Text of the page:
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AU Student Filmmaker Scholars Program Receives $10,000 Grant from the Academy of Motion Picture Arts and Sciences

High school students learn filmmaking skills through the Discover the World of Communication program.

The Academy of Motion Picture Arts and Sciences will provide seven Washington D.C.-area high school students with scholarships to attend a three-week hands-on workshop that includes all aspects of filmmaking from script to screen through a $10,000 grant supporting the Student Filmmaker Scholars Program.

The program is offered by Discover the World of Communication, an American University School of Communication initiative, which offers high school students an extraordinary summer opportunity to explore the field of communication in a dynamic university setting. The priority of the Student Filmmaker Scholars Program is to identify minority and female budding filmmakers.

DWC Director Sarah Menke-Fish is thrilled that the Academy of Motion Picture Arts and Sciences has chosen to support the program. “This funding will allow us to reach students who have not traditionally been able to participate in DWC. “ She says that the Scholars will reap a range of benefits from the program. “It’s not only an outlet for their creative passion, but also professional development. Students make a real product for a real audience. It can and frequently does serve as a portfolio piece for the student’s college application.”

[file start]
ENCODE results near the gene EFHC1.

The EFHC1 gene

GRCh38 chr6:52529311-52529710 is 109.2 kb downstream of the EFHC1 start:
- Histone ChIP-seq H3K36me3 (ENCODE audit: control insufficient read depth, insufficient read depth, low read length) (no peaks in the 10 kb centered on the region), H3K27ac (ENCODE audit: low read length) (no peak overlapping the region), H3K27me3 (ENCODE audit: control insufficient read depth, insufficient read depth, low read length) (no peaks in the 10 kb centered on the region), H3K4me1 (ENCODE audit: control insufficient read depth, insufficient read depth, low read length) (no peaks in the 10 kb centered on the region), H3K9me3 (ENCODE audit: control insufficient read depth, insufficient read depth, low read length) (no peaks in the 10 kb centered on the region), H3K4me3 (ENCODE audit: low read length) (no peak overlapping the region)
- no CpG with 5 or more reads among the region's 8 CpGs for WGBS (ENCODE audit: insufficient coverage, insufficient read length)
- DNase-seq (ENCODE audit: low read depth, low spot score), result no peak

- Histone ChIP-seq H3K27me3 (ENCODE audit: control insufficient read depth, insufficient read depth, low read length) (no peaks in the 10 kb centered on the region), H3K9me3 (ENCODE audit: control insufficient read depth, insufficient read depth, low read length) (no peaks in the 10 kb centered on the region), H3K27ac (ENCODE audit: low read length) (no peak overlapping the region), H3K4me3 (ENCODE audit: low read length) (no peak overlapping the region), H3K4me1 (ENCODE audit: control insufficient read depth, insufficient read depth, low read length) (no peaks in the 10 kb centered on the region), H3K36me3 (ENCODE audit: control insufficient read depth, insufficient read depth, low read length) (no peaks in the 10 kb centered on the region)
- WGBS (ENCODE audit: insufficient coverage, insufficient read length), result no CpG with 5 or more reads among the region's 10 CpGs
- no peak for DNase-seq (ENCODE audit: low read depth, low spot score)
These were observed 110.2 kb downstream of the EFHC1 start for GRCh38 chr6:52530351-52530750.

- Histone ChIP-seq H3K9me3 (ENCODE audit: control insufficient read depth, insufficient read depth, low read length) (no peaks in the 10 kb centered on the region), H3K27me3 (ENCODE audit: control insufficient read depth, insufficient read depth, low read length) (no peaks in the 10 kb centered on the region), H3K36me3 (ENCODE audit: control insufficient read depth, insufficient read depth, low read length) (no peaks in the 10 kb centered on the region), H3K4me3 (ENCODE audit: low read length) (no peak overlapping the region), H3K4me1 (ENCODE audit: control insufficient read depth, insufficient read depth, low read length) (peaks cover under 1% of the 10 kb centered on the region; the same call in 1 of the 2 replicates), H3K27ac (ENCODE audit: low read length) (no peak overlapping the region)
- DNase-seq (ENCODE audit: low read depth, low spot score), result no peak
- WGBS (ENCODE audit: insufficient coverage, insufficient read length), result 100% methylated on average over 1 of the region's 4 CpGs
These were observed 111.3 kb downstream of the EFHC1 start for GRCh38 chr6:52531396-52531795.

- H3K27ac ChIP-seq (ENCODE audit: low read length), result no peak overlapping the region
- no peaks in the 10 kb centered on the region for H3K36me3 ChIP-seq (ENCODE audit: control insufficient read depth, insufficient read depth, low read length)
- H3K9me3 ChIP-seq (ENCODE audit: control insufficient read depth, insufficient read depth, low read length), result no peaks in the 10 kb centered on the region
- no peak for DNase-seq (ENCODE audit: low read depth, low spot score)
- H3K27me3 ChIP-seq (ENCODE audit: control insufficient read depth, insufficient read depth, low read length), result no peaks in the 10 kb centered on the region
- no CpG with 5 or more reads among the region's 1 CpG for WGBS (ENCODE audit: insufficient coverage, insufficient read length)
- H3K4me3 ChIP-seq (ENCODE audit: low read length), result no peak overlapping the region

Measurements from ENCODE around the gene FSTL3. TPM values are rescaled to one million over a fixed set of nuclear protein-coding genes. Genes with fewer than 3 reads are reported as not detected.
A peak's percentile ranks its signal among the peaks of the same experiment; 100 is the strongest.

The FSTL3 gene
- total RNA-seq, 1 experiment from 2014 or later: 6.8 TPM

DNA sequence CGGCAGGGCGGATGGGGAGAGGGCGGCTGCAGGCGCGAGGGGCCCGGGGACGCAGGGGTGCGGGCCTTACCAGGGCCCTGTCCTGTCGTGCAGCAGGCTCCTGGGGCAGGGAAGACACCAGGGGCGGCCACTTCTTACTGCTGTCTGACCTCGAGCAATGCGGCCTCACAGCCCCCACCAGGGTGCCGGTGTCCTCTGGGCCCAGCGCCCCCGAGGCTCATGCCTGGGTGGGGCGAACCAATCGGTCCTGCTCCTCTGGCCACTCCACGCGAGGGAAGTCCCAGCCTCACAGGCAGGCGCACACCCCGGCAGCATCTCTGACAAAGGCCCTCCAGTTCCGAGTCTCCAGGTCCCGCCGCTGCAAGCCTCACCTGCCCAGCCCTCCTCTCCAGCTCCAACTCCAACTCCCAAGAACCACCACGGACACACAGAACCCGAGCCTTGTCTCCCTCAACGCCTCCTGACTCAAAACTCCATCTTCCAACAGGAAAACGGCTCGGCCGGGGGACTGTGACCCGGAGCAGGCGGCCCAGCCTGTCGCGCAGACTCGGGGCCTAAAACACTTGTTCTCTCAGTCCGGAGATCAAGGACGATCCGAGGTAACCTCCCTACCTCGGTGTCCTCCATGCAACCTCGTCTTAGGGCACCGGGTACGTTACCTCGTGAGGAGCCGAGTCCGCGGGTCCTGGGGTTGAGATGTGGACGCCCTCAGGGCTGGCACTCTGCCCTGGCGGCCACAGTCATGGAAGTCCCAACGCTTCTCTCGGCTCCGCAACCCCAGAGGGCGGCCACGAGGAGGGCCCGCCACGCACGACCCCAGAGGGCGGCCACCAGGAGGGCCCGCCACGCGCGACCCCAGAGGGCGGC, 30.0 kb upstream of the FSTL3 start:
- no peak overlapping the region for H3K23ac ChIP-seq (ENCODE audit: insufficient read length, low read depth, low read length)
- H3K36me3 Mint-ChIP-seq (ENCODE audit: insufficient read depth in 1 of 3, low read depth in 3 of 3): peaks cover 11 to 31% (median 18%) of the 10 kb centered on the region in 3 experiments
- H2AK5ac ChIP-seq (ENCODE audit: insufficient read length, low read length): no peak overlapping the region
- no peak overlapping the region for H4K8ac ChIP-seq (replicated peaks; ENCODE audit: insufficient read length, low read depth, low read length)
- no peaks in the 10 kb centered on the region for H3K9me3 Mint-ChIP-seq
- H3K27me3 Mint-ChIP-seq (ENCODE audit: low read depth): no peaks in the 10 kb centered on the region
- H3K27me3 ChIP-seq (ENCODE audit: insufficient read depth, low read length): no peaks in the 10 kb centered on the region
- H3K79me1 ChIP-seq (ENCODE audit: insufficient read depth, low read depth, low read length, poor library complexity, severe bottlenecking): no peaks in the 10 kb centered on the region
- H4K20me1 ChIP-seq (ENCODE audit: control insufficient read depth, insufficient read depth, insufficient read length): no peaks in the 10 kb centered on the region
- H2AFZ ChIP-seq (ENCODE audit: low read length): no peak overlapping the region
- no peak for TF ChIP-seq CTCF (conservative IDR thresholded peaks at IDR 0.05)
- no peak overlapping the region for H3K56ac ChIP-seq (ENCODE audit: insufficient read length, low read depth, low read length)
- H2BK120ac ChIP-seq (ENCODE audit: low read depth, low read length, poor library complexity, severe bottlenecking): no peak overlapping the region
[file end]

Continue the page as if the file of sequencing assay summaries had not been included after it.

Menke-Fish, a professor of Film and Media Arts, created and launched DWC, which has turned out over 3,000 alumni over the past 18 years. She also directs AU’s University College, a premier living, learning and laboratory experience for first-year college students and serves as associate director for the Center for Environmental Filmmaking.

In the Scholars Program, which is taught by working professionals Steven Holloway and Shannon Schenck with visits by Oscar- and Emmy-winning guest lecturers, participants begin by developing story ideas into scripts, covering topics such as basics of story craft, creating characters, and formatting a screenplay.
Next, the students transition to film production, learning the basic principles of 16mm production, lighting concepts, dual system sound recording, and pre-production planning. They rotate through different roles on set to get the most hands-on experience. This includes director, assistant director, cinematographer, script supervisor, grip, sound mixer, and more.
Finally, post-production topics including editing on Final Cut Pro, sound design and film marketing and promotion are covered. Students present their final projects at a screening attended by peers, instructors, and community members.

During class and after hours, students explore Washington, D.C. and the communication field from a variety of angles. Students view live television and radio broadcasts at local studios such as NBC 4, WTTG Fox 5, NPR and ESPN Radio, cover a Nationals baseball game or WNBA game from a press seat, and tour local attractions including the National Zoo, Newseum, National Cathedral, Georgetown and the Smithsonian museums.